Kliniken &… Institute Institut für… Forschung Translationale…

Translationale Neurowissenschaften

Dr. rer. nat. Ferdinand Althammer
Dr. rer. nat. Ferdinand Althammer

Prader-Willi und Schaaf-Yang Syndrome, Oxytocin

06221 56-5057
06221 56-32421
06221 56-5155

The research group Translational Neuroscience (AG Althammer) explores the significance of oxytocin signaling in mouse and rat models of two genetic disorders: Prader-Willi (PWS) and Schaaf-Yang (SYS) syndromes. Prader-Willi Syndrome and Schaaf-Yang Syndrome are both rare genetic disorders that affect individuals from birth and have distinct clinical features and genetic causes:

Prader-Willi Syndrome (PWS)

Phenotype: PWS is characterized by a complex range of symptoms, including hypotonia (low muscle tone) in infancy, feeding difficulties, delayed development, intellectual disabilities, behavioral problems, and a compulsive overeating and obesity tendency, which can lead to life-threatening health issues if not managed.


Underlying Genetic Cause: PWS is primarily caused by a lack of expression of certain genes on the paternal chromosome 15, typically due to a deletion on the paternal chromosome 15 (del15q11-q13) or uniparental disomy (both copies of chromosome 15 inherited from the mother). This genetic abnormality results in the absence of crucial genes in the brain, leading to the hallmark symptoms of PWS.

Schaaf-Yang Syndrome (SYS)

Phenotype: SYS shares some similarities with PWS, such as intellectual disabilities and hypotonia. However, it is distinguished by distinct features like joint contractures, involuntary movements, and distinctive facial features. Individuals with SYS may also have autism spectrum disorders and sleep disturbances.


Underlying Genetic Cause: SYS is primarily caused by mutations in the MAGEL2 gene, which is located on chromosome 15. This gene is typically paternally imprinted, and mutations can disrupt normal neurodevelopment, resulting in the observed clinical features.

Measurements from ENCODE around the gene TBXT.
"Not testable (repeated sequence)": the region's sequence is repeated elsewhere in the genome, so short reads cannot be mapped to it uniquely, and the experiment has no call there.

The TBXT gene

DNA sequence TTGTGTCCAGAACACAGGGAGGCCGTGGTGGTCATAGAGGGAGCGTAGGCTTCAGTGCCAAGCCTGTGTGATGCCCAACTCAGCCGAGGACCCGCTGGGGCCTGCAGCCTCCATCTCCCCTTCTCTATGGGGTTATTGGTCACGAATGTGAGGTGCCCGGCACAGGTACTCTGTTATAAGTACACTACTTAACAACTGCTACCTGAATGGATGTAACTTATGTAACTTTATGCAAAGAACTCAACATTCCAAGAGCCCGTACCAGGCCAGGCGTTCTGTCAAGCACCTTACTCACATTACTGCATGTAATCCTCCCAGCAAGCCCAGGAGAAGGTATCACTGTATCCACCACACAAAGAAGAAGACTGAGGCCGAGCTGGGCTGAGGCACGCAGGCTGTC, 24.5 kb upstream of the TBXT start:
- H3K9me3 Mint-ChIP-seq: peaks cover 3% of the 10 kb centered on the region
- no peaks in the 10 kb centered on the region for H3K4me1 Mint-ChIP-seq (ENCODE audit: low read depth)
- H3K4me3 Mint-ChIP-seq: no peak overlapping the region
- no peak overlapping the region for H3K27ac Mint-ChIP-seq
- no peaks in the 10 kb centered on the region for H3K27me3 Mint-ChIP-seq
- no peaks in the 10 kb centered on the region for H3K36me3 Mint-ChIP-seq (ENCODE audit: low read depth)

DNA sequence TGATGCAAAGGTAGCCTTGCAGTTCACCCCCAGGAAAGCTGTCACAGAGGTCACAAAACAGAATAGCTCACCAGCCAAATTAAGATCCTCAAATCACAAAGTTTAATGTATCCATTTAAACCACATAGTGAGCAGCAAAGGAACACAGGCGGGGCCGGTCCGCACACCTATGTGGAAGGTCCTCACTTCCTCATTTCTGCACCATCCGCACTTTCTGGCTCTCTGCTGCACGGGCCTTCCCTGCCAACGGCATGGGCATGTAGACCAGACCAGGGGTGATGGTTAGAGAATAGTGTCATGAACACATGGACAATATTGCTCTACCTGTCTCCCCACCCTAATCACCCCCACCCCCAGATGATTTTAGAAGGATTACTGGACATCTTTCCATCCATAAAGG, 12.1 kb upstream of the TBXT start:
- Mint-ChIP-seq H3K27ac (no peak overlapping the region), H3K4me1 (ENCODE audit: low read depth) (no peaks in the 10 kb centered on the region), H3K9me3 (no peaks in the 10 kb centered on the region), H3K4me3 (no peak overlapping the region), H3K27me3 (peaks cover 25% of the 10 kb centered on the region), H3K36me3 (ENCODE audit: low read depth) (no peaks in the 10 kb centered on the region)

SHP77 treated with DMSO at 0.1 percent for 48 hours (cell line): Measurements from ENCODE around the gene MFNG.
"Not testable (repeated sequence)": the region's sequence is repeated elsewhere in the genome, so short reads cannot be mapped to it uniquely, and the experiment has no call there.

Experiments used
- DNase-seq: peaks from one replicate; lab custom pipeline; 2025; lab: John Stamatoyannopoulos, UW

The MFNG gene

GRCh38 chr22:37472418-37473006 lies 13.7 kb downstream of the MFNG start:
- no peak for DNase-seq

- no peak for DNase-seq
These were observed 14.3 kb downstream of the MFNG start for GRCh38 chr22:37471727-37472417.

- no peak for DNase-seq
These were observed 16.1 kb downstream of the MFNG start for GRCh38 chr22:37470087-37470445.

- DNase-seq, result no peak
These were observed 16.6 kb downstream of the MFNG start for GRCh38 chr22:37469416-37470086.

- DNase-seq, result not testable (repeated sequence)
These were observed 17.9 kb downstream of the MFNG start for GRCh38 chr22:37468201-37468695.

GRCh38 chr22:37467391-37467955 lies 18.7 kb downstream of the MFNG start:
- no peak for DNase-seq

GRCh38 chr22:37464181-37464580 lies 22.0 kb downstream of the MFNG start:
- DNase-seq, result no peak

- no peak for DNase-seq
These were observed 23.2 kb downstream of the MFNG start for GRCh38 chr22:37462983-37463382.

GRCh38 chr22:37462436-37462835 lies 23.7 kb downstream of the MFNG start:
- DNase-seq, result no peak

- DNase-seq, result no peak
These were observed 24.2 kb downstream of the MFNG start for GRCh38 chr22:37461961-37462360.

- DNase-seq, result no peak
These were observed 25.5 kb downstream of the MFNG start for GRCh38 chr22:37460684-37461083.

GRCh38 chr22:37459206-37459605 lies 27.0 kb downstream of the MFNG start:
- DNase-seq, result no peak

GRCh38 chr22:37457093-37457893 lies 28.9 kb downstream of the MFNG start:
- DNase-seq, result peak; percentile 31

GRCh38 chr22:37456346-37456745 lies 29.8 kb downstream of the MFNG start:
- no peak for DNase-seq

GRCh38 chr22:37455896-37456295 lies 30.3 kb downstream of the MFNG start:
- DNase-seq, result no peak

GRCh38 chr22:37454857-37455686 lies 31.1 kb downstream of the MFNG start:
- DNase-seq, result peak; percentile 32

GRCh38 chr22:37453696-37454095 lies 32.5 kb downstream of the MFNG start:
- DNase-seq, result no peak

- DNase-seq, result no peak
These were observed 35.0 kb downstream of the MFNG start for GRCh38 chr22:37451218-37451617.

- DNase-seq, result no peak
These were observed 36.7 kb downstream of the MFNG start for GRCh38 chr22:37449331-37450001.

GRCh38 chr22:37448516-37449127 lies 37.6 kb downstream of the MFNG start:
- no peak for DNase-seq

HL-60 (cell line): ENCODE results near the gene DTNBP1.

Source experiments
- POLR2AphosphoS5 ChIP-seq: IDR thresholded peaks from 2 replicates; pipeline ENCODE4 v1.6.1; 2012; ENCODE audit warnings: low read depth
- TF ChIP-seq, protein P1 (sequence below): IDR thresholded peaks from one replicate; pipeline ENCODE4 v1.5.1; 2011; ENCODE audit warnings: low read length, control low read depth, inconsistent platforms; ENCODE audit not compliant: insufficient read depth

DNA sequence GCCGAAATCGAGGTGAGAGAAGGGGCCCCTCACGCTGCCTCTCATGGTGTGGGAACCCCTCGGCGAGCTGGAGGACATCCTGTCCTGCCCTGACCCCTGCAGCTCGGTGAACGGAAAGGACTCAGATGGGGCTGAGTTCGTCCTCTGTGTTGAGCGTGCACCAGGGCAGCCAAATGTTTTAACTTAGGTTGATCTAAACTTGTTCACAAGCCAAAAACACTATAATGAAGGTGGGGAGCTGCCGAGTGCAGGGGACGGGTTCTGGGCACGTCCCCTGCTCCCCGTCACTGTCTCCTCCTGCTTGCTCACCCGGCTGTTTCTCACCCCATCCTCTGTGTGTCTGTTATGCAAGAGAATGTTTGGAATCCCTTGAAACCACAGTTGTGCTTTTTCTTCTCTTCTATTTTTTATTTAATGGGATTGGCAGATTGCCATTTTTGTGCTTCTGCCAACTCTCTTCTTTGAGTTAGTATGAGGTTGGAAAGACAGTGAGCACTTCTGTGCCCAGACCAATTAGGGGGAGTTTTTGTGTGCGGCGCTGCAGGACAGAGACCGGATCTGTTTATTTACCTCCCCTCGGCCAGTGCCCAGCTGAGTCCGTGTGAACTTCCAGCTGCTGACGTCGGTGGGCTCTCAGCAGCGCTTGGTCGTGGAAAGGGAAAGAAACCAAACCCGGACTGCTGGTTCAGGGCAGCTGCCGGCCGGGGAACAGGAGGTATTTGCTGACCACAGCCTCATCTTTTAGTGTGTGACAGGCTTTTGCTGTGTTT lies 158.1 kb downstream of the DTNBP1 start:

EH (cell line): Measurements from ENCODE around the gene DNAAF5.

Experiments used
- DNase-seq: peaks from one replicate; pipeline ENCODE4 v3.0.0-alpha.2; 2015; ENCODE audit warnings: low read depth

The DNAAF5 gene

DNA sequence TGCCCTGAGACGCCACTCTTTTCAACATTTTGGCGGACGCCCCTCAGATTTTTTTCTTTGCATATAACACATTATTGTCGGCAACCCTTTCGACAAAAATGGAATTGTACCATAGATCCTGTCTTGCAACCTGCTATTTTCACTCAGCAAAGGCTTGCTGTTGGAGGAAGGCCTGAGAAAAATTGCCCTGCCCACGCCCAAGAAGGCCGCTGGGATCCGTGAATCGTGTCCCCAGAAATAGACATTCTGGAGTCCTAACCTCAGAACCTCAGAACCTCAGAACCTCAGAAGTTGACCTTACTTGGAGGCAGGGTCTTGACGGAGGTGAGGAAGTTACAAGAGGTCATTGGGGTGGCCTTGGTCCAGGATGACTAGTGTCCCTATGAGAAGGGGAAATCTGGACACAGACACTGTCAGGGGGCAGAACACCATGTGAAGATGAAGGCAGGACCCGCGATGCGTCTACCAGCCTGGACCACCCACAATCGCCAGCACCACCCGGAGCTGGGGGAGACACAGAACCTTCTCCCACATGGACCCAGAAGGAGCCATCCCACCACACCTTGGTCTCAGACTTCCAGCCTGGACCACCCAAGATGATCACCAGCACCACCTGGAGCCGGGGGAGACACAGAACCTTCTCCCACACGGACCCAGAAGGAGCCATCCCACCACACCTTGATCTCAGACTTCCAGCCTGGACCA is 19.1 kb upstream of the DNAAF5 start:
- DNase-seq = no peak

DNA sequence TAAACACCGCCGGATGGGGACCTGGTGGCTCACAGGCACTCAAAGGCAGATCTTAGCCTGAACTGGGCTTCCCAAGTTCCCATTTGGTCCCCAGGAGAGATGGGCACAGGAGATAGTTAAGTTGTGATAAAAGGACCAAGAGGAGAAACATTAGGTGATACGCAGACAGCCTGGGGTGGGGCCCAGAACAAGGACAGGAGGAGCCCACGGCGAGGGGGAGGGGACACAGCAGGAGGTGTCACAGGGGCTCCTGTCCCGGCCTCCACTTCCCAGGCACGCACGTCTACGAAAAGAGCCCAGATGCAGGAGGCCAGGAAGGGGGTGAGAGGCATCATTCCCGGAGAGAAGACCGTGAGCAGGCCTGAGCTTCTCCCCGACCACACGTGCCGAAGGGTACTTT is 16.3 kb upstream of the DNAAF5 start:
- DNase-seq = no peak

Our investigations extend beyond animal models, as we also utilize patient-derived neuronal cultures and post-mortem brain tissue from individuals with Prader-Willi syndrome. Employing a diverse array of techniques, including anatomical, physiological, functional, and genetic tools, we aim to unravel the intricate cellular and behavioral implications associated with Prader-Willi and Schaaf-Yang syndromes. Our ultimate objective is to obtain a comprehensive mechanistic understanding of oxytocinergic signaling in these conditions, thereby establishing a solid groundwork for the development of tailored treatment options for each patient. Through our translational investigations, we aspire to make meaningful contributions towards enhancing patient care and well-being.


Techniques and methodologies in our lab comprise:

  • Immunohistochemistry
  • Three-dimensional reconstruction and analysis via the Imaris software
  • RNAScope in situ hybridization
  • Brain region-specific viral vector-based expression of proteins
  • In vivo optogenetics and imaging
  • Behavioral experiments
  • DISCO tissue clearing
  • Brain-wide activity mapping via ClearMap
  • Patient-derived cell culture
  • Analysis of post-mortem brain tissue
  • Proteomics